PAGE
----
It’s that time of year again – tax season. As a small business owner, there are a number of unique considerations that you must account for while preparing to file. To make things a little easier, we’ve pulled together some best practices and small business tax preparation tips below.
First you need to gather the appropriate documentation reports and transaction lists. It’s always wise to keep close track of all expenses incurred throughout the year so that come tax time gathering the information you need won’t be a time-consuming hassle. This can be done a number of ways, whether it’s in a spreadsheet or within a software program. The more you keep track of, the more you can claim as deductions.
The IRS determines what items can and cannot be deducted for your small business taxes. These may include, but are not limited to:
- Home Office – If you work primarily out of your home, you may be able to claim some or all of the area in which you conduct your business activities. Keep in mind, however, that in order to qualify as a small business deduction, the space you’re claiming must be devoted solely to your business. To determine the percentage you are allowed to claim, measure your office area and divide the results by the total square footage of your home.
- Office Supplies and Furniture – Many of the supplies that you use in the operation of your small business can be deducted as an expense on your taxes. Furniture is a bit trickier, as there is depreciation to take into consideration. A qualified tax professional can explain your options and help you determine which, if any, make sense for your business.
- Mileage – The distance you travel in the course of conducting business transactions may be deductible, along with other local travel-related expenses, such as tolls. Again, this can become a bit tricky, as it ultimately depends on your starting point and other criteria. For example, if your office is located in your home, you can start tracking mileage right from there. If your office is located elsewhere, you can only claim the mileage you travel from that starting point to your destinations.
- Business Travel Expenses – The money you spend while traveling for business purposes, such as paying for a hotel room, airfare and renting a vehicle can all be deducted on your small business taxes provided you have proper documentation. Additionally, a portion (50%) of your meal costs while traveling may also be deductible.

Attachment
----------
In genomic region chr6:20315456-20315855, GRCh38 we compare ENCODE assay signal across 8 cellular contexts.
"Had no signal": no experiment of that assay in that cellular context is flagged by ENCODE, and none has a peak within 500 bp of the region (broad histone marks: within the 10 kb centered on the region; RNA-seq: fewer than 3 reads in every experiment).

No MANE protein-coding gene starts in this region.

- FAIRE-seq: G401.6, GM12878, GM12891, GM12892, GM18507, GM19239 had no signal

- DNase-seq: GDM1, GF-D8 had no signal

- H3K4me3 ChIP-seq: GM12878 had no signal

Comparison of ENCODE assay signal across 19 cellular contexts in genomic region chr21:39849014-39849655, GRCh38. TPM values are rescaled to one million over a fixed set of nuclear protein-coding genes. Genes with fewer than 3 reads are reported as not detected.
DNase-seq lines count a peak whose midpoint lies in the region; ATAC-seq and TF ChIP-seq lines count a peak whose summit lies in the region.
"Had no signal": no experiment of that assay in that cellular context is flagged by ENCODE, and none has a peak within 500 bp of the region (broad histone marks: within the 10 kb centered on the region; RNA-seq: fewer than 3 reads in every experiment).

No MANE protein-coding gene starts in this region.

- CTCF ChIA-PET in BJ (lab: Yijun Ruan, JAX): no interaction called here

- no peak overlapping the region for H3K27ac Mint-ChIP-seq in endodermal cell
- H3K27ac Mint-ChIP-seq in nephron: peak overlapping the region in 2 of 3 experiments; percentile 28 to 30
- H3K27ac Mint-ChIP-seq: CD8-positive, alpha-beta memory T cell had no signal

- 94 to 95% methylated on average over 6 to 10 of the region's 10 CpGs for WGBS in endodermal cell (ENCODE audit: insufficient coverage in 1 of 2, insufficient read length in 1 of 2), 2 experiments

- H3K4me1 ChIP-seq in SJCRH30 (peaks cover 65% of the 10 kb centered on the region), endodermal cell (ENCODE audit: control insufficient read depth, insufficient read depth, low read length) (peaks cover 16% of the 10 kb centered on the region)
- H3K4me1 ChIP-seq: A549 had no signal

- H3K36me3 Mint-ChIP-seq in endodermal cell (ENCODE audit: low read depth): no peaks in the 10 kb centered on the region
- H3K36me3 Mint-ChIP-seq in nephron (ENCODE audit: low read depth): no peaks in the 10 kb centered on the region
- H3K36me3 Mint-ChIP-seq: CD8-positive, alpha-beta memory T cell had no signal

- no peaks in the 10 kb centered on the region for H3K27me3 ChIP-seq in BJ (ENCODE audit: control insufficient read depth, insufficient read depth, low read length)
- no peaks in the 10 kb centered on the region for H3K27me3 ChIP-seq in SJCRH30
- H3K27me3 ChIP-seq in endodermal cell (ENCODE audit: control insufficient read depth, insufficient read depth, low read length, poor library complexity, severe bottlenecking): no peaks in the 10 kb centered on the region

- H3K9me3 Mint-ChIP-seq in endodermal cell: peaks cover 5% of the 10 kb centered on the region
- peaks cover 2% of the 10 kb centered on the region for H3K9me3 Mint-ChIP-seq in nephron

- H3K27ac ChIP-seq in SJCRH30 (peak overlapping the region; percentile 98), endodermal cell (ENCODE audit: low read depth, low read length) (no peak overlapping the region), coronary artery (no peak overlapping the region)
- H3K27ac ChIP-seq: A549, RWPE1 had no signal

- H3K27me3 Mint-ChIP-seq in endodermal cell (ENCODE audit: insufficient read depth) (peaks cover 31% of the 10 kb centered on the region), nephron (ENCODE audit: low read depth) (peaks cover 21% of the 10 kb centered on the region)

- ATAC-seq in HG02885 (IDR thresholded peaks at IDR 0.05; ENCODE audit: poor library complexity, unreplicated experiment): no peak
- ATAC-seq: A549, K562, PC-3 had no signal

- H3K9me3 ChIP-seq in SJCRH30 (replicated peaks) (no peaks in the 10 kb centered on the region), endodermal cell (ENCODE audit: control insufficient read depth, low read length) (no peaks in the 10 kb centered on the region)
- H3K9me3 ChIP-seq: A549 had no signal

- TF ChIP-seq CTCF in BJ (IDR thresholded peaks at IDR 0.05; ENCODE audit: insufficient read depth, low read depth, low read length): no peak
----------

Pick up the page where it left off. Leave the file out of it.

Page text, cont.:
- Insurance Premiums – The price of small business insurance premiums might be deductible if you are self-employed. Again, sitting down with a tax advisor is recommended to ensure compliance, and that you are availing yourself of all the deductions that you are entitled to.
Next, in order to file correctly with the government, you will need to make sure you complete and file the correct forms. Otherwise, you could end up delaying the process or missing out on available deductions. The type of form you need depends mainly on what you’re claiming as well as the type of business you own. For example, sole proprietors must attach a Schedule C to their personal income tax returns. For LLC and incorporations, there is additional paperwork required and forms must be filed separately from personal taxes.
Finally, you’ll need to pay careful attention to the filing deadlines for specific forms. A few of the dates to be aware of for small business tax filings are as follows:
- Schedule C must be turned in by the typical April 15th deadline.
- Form 1120 must be filed by the 15th day of the third month, which is typically March 15. You can’t include this with your personal income tax forms.
For more information on how to do your taxes as a small business, check out these instructional videos from the IRS or schedule an appointment with a tax professional that specializes in small business taxes.